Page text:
The proposers of a "free school" in our town have just completed what they describe as a consultation into whether or not they should enter into a funding agreement with the Secretary of State for Education.
Yesterday the following was announced on Twitter and Facebook:
"Becket Keys is pleased to confirm that as a result of the consultation it is our intention to enter into a Funding Agreement with the Secretary of State. The full consultation report will be published next week."
Would they ever have done anything else?
The truth is that the group behind this proposal, the "Russell Education Trust", did as little as they could legally get away with during this process. They provided no consultation documentation specific to their proposal. They refused to hold any public meetings. They even refused to answer questions.
I am a member of a group called Educating Brentwood that was set up earlier this year, inspired in part by LSN, concerned with promoting accountability in our local schools. We challenged the free school proposers to provide a fully open consultation and, in the end, we set up an Open Meeting to allow the local community to air their views and ask questions ahead of the closure of the consultation period.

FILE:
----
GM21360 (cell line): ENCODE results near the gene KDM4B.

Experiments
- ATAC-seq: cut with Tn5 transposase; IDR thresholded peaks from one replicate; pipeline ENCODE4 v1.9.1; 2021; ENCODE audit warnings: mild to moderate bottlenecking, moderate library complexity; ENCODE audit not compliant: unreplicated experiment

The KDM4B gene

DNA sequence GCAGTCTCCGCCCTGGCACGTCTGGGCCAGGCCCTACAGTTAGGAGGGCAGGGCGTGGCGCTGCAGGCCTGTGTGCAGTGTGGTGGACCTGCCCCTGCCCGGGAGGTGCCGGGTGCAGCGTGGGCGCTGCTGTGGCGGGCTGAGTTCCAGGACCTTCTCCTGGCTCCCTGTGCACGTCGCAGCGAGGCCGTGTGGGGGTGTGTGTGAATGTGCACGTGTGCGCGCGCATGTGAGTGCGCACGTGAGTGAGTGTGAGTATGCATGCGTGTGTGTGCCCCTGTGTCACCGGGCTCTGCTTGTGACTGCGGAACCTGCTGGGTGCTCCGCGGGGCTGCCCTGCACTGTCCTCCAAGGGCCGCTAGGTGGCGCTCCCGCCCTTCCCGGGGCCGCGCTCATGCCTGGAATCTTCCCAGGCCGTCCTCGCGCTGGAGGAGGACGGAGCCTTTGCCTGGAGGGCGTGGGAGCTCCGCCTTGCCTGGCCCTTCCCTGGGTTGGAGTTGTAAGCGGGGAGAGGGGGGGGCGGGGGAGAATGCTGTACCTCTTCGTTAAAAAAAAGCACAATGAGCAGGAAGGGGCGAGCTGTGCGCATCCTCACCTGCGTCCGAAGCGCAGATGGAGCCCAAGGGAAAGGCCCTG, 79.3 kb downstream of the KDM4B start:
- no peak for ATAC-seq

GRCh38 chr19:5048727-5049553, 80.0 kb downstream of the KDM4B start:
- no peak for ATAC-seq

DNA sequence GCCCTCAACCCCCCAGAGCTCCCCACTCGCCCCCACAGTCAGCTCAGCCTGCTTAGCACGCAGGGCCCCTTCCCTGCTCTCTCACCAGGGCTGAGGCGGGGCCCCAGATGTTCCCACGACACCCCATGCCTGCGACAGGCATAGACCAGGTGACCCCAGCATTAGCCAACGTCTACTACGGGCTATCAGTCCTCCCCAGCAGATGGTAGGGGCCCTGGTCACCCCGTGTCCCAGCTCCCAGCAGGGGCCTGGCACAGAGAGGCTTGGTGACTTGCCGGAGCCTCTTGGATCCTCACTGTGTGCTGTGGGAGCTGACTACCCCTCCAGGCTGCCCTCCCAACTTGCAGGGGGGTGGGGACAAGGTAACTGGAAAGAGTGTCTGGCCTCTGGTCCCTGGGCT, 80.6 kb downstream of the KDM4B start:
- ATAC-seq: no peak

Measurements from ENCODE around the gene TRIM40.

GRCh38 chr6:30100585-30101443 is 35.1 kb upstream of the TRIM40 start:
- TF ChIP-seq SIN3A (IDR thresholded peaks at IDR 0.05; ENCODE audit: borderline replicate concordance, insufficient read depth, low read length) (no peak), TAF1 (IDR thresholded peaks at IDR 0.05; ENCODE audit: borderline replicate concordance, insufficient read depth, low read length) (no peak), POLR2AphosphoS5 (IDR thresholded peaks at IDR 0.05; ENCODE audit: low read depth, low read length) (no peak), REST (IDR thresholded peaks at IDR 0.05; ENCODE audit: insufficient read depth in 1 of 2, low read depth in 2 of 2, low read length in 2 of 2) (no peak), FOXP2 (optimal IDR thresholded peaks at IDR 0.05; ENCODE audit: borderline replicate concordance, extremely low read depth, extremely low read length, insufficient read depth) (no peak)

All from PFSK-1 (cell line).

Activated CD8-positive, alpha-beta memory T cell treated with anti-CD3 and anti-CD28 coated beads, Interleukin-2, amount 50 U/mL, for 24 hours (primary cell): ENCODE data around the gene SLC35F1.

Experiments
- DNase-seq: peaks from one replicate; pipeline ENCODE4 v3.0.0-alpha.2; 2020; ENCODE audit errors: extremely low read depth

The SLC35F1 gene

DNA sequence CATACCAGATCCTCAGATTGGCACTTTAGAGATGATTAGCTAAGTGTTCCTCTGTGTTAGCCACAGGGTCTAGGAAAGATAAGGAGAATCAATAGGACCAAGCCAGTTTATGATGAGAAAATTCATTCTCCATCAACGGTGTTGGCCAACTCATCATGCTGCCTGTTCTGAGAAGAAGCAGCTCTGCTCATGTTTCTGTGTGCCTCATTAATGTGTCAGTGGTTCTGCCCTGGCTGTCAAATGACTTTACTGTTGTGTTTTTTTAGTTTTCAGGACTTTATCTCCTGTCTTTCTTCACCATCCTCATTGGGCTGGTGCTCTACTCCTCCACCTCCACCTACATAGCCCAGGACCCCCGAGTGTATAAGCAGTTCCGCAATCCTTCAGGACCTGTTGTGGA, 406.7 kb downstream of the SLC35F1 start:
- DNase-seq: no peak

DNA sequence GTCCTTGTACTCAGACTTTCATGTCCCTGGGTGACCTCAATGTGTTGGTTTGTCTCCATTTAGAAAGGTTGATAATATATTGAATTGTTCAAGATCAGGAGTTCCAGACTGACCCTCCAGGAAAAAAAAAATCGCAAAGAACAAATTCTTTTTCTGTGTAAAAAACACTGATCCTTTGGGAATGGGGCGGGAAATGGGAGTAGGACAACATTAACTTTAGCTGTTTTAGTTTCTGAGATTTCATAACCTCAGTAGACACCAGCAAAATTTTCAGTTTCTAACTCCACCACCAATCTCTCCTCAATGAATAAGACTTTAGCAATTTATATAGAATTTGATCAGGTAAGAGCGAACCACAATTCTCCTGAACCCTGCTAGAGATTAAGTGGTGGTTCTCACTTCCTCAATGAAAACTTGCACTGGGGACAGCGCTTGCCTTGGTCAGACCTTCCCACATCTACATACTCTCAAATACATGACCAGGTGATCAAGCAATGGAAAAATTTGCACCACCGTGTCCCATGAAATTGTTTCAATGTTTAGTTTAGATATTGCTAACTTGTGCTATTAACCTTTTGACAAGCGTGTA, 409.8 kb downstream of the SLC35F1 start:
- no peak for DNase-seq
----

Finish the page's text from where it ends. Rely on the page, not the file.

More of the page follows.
The "standing room only" response to the meeting proved that there was great interest in the future of education in Brentwood. Along with parents and residents we had a strong cross-party presence of local councillors. Four headteachers attended and there was an excellent representation of school governors. We were also delighted to receive a statement for the event from John Fairhurst, who had been a long serving local secondary head teacher until his retirement in 2010 at which point he became National President of the Association of School and College Leaders (ASCL).
Despite repeated invitations, no-one representing the "free school" proposers attended.
But why would they? Correspondence I have had with John Hudson of the DfE's Free Schools Group
"As the duty is on the individual Academy Trust, it is for the Academy Trust to decide how it wishes to conduct the consultation, analyse the responses it receives and communicate the outcome to interested parties. "
He goes on:
"One of the factors taken into account by the Secretary of State before entering into a funding agreement is the extent to which an Academy Trust has met its duty to consult. Often Academy Trusts submit a report to the Department on the consultation process and findings to assist the Department in coming to this decision, but the Department is not prescriptive on what such reports should include and how the consultation is carried out. "
If these "consultations" really do mean anything then I would invite Mr Gove to visit our blog site
to assess whether this "duty" has been met in this case.